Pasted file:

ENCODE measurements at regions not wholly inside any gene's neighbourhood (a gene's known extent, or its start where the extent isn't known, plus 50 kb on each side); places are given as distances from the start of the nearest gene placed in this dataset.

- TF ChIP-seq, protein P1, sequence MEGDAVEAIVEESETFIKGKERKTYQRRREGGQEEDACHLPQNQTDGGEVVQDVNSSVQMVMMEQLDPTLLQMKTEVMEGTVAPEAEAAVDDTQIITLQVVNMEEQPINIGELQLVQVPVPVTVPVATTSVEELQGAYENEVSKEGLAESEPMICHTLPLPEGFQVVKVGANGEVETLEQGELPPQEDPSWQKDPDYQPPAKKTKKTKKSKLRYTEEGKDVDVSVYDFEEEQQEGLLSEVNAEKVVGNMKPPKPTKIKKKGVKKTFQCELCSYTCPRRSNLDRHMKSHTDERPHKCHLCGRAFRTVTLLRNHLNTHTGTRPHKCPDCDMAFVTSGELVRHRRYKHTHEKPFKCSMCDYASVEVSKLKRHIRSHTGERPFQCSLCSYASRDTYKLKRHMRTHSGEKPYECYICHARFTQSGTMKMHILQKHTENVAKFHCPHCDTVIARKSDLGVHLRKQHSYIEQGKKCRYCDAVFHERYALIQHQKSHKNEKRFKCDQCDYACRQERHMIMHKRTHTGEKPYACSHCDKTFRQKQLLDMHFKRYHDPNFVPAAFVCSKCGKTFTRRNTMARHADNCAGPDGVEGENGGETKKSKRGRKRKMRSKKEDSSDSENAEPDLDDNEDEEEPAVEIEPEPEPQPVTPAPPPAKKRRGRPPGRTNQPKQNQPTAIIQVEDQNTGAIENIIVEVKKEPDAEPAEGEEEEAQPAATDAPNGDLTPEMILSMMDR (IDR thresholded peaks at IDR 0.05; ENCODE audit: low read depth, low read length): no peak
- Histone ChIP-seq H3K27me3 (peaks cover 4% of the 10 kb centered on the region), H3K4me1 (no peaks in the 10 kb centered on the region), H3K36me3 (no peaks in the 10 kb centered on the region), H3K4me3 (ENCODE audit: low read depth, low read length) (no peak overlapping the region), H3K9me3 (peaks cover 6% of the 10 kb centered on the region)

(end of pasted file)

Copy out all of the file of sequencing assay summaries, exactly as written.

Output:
ENCODE measurements at regions not wholly inside any gene's neighbourhood (a gene's known extent, or its start where the extent isn't known, plus 50 kb on each side); places are given as distances from the start of the nearest gene placed in this dataset.

- TF ChIP-seq, protein P1, sequence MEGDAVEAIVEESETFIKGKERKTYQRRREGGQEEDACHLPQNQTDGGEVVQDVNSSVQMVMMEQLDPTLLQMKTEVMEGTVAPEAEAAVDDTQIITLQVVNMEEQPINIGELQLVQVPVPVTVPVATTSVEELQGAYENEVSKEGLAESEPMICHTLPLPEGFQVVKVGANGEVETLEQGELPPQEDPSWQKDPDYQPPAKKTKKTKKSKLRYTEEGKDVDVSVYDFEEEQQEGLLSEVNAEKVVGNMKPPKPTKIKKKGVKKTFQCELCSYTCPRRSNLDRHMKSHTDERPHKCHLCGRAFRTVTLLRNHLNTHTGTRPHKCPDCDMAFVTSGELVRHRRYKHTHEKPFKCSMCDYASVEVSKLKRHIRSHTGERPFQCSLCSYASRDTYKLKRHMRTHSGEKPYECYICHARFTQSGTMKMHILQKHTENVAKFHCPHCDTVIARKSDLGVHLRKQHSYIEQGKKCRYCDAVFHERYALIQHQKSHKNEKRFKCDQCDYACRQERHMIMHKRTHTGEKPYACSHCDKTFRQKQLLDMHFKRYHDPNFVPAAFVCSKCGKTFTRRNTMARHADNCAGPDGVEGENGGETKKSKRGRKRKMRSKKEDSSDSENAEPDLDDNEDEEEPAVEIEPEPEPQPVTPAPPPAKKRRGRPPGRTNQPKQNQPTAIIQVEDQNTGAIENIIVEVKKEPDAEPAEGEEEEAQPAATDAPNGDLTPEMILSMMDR (IDR thresholded peaks at IDR 0.05; ENCODE audit: low read depth, low read length): no peak
- Histone ChIP-seq H3K27me3 (peaks cover 4% of the 10 kb centered on the region), H3K4me1 (no peaks in the 10 kb centered on the region), H3K36me3 (no peaks in the 10 kb centered on the region), H3K4me3 (ENCODE audit: low read depth, low read length) (no peak overlapping the region), H3K9me3 (peaks cover 6% of the 10 kb centered on the region)